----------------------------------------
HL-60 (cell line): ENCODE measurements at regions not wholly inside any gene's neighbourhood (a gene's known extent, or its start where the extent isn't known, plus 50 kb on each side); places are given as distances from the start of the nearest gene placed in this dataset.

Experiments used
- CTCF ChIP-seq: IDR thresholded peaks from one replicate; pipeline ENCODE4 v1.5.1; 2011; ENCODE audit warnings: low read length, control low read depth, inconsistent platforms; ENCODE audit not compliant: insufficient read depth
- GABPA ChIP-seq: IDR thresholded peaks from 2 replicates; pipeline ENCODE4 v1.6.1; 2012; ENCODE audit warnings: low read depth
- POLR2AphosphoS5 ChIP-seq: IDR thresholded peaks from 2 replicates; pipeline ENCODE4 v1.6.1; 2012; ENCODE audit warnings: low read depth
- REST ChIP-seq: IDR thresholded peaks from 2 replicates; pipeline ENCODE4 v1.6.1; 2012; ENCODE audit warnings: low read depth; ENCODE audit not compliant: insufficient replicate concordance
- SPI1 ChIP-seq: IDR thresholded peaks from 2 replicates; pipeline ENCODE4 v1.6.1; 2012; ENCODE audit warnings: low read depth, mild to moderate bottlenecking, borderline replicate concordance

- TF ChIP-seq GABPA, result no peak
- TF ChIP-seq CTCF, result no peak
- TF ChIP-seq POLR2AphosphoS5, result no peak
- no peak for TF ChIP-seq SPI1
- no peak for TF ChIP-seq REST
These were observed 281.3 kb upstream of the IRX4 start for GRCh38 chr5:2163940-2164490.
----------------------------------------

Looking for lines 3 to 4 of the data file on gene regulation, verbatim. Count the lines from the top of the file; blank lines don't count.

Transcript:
- CTCF ChIP-seq: IDR thresholded peaks from one replicate; pipeline ENCODE4 v1.5.1; 2011; ENCODE audit warnings: low read length, control low read depth, inconsistent platforms; ENCODE audit not compliant: insufficient read depth
- GABPA ChIP-seq: IDR thresholded peaks from 2 replicates; pipeline ENCODE4 v1.6.1; 2012; ENCODE audit warnings: low read depth